Virji’s warm personality and medical expertise won folks over. People liked the doctor; they didn’t see him as a Muslim. And nearly everyone in town was on his patient roster. He also specialized in bariatrics — the causes, prevention and treatment of obesity. And so far, he’s helped his patients collectively lose weight: 3,600 pounds in total.
But something changed after the 2016 presidential election. Donald Trump was elected, with the help of nearly half of the vote in Dawson. The surrounding Lac qui Parle County went red by nearly 60 percent. A centerpiece of President Trump’s campaign was cracking down on illegal immigration and fighting Muslim terrorists.
“I think Islam hates us,” Trump told Anderson Cooper during a campaign interview on CNN. “There’s something there, there’s a tremendous hatred there. We have to get to the bottom of it.”
Those comments and talk of putting Muslim-Americans on a type of registry angered Virji. He felt the president’s comments and sensationalized media reports were putting law-abiding, peaceful Muslims in a negative light. For Virji, the interpretation of the strong support for Trump in his community was clear.
“It felt as though if you could take the brown, Indian person and put him on a registry and export him, and keep the doctor, you’d have done it in a heartbeat,” he remembered. “I felt betrayed.”
Anti-Muslim Talk Grows
He wasn’t alone. Mandy France was serving as an intern pastor at Grace Lutheran Church in Dawson. She started noticing anti-Muslim and anti-Islam rhetoric creeping into conversations among parishioners and others in the community. She felt it went against her understanding of the Christian Gospel.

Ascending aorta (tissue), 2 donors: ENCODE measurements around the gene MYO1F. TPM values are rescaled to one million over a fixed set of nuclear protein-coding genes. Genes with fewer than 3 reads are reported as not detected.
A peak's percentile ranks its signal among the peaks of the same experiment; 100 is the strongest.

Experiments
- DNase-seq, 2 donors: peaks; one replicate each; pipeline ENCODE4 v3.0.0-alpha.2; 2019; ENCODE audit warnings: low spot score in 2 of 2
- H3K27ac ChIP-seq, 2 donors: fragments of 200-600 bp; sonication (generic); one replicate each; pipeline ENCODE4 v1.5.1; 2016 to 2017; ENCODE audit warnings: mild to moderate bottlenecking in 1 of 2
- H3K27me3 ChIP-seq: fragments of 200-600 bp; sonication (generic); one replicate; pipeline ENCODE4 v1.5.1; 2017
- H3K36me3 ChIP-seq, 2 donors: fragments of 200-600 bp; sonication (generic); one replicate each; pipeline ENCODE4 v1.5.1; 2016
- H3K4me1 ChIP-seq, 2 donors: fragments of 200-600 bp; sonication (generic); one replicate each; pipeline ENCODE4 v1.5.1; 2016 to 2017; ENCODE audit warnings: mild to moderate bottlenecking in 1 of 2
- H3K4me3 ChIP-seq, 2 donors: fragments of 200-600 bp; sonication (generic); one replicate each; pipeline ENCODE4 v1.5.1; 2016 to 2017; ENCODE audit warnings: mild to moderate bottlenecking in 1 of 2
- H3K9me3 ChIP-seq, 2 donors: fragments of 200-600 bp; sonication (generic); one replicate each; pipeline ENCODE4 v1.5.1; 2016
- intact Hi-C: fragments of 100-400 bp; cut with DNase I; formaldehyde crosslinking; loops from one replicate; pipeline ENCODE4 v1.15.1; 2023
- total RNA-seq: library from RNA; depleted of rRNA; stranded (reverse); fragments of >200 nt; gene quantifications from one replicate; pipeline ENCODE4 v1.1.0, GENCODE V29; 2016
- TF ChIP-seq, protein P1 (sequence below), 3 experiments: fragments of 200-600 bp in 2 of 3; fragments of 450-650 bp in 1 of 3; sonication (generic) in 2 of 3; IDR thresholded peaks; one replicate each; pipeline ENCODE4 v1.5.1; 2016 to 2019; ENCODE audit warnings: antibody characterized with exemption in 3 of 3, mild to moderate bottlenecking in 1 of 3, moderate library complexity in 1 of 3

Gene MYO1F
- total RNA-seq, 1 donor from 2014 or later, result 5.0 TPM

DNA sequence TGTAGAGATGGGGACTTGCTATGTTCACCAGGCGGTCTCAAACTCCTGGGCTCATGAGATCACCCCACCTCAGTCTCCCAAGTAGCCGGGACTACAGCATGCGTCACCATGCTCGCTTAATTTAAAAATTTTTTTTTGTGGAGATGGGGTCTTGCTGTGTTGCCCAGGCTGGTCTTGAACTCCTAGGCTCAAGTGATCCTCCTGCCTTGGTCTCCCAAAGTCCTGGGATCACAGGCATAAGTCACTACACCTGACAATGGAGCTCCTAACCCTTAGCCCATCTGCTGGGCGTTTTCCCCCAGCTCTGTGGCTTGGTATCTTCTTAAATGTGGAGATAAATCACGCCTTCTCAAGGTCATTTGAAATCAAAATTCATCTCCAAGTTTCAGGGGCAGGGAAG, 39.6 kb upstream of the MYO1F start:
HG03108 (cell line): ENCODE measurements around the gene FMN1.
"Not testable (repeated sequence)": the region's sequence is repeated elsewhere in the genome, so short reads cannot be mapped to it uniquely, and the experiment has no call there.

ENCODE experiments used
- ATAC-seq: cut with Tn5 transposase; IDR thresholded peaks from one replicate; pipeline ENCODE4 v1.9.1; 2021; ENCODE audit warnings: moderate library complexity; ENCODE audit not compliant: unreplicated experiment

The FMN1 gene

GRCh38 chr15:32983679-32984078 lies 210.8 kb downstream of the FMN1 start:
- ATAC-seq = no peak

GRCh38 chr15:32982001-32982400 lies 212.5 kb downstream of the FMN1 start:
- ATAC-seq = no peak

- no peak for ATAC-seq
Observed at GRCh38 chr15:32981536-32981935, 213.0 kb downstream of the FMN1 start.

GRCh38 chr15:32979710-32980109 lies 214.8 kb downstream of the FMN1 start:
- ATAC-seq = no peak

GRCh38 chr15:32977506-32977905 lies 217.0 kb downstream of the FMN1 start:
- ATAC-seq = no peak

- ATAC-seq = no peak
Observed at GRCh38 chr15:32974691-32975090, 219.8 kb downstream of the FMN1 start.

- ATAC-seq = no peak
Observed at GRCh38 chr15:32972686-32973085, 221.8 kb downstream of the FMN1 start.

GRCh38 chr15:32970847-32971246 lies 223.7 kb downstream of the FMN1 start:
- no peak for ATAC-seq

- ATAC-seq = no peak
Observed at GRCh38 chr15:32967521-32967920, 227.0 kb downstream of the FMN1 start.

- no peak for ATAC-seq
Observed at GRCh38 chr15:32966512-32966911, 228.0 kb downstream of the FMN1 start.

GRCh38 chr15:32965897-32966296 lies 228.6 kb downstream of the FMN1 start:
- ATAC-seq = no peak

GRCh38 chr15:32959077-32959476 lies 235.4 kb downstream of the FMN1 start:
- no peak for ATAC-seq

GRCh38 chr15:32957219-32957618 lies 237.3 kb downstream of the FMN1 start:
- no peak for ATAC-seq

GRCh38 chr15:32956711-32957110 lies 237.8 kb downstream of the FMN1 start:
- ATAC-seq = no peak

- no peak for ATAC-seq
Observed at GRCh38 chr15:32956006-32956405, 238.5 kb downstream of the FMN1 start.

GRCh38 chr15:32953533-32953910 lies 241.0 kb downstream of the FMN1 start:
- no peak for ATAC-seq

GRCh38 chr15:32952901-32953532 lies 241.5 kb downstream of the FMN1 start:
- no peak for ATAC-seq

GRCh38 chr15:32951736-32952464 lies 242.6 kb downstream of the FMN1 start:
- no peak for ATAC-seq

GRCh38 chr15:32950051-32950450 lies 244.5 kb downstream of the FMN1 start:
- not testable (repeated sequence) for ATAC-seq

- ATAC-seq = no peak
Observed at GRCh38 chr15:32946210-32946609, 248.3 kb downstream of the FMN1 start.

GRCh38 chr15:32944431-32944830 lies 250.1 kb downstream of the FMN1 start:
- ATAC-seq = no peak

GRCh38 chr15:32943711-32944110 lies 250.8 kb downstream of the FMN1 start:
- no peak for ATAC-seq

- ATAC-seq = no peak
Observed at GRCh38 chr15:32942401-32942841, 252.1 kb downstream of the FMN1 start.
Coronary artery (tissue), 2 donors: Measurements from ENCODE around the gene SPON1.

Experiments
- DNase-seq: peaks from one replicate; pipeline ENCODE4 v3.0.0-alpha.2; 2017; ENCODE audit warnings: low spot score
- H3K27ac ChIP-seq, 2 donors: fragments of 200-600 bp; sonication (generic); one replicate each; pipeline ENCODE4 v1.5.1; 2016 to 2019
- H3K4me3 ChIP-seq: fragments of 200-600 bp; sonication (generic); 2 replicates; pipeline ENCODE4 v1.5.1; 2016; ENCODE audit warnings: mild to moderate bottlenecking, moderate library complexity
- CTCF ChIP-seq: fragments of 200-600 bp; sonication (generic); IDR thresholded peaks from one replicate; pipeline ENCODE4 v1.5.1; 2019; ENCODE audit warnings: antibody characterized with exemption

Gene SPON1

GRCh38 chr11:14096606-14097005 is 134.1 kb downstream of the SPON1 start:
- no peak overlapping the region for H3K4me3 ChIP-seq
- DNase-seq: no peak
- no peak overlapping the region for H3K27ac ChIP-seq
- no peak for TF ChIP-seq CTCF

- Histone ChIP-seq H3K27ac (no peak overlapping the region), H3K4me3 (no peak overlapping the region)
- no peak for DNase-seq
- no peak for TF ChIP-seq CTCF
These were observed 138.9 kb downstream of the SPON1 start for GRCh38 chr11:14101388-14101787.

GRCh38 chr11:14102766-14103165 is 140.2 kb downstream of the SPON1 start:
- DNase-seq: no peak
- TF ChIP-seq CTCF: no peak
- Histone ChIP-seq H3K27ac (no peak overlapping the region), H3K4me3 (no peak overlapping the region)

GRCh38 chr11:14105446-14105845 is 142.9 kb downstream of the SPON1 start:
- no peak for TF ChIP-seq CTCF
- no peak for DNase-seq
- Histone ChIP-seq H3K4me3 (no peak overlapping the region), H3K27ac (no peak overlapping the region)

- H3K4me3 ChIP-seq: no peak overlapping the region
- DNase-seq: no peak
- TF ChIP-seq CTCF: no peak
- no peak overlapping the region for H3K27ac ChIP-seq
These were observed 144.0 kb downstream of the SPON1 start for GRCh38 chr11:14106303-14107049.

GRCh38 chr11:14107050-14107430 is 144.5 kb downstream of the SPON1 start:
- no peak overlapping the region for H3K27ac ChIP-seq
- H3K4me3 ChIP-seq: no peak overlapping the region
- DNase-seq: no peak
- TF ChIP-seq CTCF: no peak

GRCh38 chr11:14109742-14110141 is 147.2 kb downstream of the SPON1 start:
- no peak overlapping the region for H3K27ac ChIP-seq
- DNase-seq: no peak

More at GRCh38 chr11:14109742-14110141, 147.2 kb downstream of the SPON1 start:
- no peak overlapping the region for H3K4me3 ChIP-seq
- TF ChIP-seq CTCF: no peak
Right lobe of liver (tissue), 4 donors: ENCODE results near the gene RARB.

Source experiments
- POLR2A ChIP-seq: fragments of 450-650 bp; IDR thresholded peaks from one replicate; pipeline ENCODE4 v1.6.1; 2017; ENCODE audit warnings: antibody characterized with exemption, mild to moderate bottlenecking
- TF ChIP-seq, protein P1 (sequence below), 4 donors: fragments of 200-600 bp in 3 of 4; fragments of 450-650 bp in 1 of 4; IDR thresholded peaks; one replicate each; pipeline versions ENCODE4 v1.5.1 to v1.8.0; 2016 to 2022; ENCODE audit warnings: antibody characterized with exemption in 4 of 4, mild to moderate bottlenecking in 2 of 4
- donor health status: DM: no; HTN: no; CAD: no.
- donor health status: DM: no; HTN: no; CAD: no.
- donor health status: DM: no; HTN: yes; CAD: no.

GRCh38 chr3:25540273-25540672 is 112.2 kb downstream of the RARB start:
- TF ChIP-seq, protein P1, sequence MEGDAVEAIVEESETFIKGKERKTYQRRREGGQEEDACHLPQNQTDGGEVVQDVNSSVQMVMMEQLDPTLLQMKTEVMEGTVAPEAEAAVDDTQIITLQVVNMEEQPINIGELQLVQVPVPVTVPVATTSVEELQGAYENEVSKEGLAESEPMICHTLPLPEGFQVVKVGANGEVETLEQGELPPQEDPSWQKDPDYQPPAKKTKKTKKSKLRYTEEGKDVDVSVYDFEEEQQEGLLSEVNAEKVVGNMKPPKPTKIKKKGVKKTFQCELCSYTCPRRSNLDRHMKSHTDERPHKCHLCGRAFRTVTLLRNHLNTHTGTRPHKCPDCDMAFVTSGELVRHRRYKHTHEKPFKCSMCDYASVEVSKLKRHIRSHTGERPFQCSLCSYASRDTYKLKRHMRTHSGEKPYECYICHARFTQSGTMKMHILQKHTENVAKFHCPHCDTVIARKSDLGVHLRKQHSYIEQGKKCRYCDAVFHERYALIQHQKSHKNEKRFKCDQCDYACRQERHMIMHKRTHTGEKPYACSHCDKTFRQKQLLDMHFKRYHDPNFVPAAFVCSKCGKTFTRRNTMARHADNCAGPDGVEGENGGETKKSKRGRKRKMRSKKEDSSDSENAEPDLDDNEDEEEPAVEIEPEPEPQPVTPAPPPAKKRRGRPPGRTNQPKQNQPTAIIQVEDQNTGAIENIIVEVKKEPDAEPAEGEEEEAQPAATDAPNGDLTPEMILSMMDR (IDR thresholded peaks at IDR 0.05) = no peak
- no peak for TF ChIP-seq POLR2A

“If we’re saying we’re Christians and open and accepting but yet I’m hearing, ‘All Muslims should be on a registry… Islam is cancer,’ it was very conflicting for me and I wanted to do something about it,” she recalled recently.
France organized a talk at the local school titled “Love Thy Neighbor.” She asked Virji if he would talk about Islam and dispel myths about his faith. Virji had always been private about his faith and wasn’t out to convert anyone. But alarmed at the increased anti-Muslim hate rhetoric he had begun to see, he agreed.
A Contentious Meeting
The interfaith discussion faced challenges from the outset. France said people called school officials to protest that a Muslim was being allowed to make a public address there, citing separation of church and state principles. Earlier, she said a Christian funeral had taken place without complaint in that same space.
More than a third of the town attended the discussion. There was an outburst from some attendees. France said the backlash directed at the doctor was disturbing.